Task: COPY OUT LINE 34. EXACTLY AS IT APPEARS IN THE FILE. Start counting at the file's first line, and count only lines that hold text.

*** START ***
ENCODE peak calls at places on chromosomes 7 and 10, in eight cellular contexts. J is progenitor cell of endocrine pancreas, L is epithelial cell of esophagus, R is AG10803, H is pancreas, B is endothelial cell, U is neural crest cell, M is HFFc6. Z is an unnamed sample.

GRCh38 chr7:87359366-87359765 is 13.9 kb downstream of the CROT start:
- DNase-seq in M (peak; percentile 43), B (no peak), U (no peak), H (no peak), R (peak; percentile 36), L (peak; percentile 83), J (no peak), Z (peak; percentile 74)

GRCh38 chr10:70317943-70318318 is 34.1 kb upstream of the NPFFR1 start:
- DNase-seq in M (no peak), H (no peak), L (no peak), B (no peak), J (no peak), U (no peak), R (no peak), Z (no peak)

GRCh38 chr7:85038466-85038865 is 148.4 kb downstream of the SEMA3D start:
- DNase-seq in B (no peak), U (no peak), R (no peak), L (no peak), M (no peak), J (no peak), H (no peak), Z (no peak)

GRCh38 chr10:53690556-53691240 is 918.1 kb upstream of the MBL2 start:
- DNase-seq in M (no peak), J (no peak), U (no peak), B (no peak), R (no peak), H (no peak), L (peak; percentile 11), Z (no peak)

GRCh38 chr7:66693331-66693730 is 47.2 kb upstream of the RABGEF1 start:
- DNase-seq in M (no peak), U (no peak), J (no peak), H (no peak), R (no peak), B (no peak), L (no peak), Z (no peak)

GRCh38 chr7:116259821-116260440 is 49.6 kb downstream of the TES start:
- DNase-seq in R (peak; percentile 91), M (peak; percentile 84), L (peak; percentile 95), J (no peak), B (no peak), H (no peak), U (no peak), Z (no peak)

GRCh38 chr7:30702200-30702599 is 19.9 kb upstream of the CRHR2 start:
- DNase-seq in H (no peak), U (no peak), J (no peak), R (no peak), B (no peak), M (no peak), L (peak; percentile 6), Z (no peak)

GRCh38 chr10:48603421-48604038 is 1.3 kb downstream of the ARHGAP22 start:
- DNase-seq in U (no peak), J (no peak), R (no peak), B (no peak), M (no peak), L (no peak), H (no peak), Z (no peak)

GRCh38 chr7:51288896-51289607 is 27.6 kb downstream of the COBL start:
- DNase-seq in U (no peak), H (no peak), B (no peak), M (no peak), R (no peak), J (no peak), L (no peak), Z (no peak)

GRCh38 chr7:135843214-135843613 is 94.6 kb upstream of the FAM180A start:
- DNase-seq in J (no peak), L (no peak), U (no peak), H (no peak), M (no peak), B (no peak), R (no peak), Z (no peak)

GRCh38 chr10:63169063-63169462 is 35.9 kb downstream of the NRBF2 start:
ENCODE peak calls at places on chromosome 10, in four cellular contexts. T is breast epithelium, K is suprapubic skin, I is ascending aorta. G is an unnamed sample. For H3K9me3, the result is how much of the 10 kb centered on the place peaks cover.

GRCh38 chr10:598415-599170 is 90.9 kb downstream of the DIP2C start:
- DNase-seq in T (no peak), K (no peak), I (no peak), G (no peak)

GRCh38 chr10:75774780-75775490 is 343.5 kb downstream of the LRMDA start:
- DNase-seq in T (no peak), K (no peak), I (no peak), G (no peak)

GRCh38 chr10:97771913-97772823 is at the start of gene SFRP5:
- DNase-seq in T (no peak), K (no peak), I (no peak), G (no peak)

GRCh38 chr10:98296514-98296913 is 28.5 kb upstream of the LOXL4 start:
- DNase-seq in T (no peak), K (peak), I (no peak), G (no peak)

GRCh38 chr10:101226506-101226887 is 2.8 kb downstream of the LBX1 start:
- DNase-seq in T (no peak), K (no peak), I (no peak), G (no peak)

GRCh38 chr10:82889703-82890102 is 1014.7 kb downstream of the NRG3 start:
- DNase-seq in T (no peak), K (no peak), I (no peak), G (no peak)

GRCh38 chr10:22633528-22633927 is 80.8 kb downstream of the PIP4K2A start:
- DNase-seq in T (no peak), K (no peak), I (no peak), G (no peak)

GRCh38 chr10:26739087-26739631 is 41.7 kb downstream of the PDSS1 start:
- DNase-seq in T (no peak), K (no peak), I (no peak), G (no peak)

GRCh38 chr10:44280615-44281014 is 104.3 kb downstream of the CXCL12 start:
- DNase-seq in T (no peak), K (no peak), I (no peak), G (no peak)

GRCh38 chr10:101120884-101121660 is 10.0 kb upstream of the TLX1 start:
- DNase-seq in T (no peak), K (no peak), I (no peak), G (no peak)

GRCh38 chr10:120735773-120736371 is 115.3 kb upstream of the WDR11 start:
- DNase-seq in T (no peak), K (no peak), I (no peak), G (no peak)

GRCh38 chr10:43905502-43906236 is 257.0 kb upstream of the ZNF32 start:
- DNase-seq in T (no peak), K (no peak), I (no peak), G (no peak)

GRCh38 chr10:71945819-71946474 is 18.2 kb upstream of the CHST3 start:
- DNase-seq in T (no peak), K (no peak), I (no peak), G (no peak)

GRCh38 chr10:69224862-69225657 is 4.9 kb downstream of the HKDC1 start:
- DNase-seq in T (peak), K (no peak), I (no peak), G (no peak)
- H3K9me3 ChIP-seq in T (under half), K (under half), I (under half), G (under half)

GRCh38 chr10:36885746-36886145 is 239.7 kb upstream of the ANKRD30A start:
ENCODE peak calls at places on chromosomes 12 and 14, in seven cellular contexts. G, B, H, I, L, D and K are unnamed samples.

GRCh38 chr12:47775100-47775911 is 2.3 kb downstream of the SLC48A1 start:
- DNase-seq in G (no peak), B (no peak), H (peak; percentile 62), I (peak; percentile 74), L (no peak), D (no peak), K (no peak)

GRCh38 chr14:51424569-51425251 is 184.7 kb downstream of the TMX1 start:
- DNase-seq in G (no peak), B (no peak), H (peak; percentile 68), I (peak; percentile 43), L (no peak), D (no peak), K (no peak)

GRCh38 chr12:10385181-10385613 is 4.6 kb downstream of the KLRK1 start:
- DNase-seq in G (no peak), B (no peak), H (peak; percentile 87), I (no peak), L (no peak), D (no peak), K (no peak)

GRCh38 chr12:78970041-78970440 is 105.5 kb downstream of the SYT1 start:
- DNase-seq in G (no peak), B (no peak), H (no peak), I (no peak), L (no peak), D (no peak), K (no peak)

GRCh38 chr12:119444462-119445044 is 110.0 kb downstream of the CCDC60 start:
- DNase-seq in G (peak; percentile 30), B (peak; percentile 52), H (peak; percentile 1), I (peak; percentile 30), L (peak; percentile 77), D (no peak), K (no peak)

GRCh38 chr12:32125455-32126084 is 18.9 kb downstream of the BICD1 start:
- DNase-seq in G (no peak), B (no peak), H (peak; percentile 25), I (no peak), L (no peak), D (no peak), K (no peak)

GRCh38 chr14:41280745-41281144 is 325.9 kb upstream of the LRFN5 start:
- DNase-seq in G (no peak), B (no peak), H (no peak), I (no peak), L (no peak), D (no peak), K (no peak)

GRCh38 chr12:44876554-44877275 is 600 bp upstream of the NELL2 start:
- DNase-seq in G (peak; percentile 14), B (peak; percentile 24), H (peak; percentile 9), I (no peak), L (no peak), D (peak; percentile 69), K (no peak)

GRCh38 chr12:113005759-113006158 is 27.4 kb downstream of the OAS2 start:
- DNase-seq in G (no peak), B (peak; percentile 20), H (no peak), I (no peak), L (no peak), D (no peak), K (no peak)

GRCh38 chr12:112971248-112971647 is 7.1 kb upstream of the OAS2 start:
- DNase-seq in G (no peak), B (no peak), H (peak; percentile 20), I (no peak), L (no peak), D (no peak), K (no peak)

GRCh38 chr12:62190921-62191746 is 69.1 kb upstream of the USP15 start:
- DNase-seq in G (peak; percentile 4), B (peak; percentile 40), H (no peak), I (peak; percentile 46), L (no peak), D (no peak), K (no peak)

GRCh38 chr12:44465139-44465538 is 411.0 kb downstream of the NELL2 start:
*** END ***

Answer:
GRCh38 chr10:82889703-82890102 is 1014.7 kb downstream of the NRG3 start: